Probably each of us had that dialogue with a developer:
- How is your task? Is it okay?
- Yeah! It's done!
- Where can I test it?
- No, it's not yet covered with unit tests / not passed code review / the last commit is almost there.
(Google points here for this picture: https://hoangluongsjsu.wordpress.com/ )
What is missing here is not exactly "Definition of "Done"", but a substitution of different levels of "Done":
- Personal "Done": "I can do nothing more about it", the task is handed over to another team member."
- Team's "Done": "We have done all we could do internally. Now we can demonstrate the results to a wider audience, but we are still open for changes and suggestions in case of interference with some other team."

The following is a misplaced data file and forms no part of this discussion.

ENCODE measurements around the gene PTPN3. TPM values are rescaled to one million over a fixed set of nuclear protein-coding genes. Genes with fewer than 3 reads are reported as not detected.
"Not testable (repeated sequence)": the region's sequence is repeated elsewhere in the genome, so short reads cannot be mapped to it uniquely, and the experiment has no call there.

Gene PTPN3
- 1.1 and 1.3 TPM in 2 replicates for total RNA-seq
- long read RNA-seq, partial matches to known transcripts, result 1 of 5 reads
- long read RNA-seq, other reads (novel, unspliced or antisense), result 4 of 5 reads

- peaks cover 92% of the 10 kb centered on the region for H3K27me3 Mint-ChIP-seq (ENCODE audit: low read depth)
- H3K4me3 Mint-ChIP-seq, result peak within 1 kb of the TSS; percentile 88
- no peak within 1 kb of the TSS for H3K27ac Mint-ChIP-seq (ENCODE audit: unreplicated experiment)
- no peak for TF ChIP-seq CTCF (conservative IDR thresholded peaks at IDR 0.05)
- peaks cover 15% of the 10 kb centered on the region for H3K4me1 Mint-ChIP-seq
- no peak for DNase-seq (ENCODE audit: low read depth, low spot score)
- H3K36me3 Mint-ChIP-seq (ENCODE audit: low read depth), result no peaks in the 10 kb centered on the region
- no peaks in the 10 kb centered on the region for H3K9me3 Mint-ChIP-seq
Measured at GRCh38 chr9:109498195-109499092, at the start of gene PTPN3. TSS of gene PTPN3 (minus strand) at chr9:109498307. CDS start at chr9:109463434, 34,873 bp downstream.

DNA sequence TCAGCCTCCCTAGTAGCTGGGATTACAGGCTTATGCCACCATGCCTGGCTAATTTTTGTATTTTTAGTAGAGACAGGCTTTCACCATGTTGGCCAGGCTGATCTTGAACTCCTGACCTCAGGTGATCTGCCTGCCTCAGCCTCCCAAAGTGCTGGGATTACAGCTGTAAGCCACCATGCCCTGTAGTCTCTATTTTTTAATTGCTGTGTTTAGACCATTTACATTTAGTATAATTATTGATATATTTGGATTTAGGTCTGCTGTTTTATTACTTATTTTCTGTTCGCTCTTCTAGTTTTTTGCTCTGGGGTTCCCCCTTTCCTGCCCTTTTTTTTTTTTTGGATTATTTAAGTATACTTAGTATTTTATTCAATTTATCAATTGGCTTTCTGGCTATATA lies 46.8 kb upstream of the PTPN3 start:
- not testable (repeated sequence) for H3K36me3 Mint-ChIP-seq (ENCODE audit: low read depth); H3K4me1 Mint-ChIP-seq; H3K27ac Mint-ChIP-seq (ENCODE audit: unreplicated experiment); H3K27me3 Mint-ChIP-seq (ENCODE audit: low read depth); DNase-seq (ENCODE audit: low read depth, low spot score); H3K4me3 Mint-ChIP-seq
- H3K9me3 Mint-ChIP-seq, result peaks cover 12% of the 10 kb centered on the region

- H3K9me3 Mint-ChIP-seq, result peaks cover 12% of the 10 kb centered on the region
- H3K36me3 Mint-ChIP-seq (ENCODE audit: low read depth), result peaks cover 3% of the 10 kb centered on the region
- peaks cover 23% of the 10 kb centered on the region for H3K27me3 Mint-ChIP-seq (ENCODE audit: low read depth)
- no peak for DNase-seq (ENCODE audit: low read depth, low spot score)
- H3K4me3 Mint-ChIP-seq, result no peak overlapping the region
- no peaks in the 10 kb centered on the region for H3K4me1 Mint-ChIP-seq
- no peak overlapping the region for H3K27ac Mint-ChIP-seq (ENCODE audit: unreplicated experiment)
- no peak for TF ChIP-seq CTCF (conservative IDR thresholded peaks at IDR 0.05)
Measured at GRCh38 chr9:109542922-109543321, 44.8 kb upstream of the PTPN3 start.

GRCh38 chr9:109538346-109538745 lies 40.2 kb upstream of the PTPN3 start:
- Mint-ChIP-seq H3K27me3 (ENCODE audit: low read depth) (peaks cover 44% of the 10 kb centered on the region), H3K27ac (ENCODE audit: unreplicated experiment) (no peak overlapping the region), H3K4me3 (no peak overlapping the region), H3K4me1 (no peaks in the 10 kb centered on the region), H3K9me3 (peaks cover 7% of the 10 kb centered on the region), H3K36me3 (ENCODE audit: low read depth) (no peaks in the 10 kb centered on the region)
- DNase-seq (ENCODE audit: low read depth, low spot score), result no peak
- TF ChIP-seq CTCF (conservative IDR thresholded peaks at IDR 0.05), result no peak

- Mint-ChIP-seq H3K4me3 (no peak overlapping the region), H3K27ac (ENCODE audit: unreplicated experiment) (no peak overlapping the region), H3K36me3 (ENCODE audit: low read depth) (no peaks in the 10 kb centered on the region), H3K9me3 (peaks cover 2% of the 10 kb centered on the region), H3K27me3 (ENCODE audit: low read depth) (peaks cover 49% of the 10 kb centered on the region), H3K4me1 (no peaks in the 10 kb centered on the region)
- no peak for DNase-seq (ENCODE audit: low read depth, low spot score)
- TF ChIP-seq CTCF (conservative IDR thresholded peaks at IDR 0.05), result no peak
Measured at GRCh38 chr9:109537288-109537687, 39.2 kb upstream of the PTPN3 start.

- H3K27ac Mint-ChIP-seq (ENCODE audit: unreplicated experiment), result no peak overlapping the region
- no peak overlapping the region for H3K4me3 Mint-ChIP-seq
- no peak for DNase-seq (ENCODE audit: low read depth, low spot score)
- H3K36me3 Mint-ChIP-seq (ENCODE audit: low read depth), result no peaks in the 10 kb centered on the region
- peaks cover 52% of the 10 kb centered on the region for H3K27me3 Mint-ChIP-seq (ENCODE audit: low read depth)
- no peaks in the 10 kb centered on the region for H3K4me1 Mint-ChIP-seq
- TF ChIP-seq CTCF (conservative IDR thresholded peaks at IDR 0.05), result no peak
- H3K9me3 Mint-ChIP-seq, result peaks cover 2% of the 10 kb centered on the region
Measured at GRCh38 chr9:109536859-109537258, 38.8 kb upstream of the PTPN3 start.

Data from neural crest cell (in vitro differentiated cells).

- Project's "Done": "We ship it! All your claims and change requests you should send to our legal department."
Working with agile Scrum-like process which states team commitment, we should always put the Team's "Done" to tasks' Acceptance Criteria.
Because putting personal commitments to a task description looks like avoiding responsibility for possible future changes in its scope due to integration issues.
But putting project oriented goals is even worse as they are likely not to be testable at the point, when a particular task is done. That leads to "requirements inflation", when the "key project points" are written everywhere and at the same time are not met anywhere.
Watch your requirements. And keep your task descriptions clear and testable.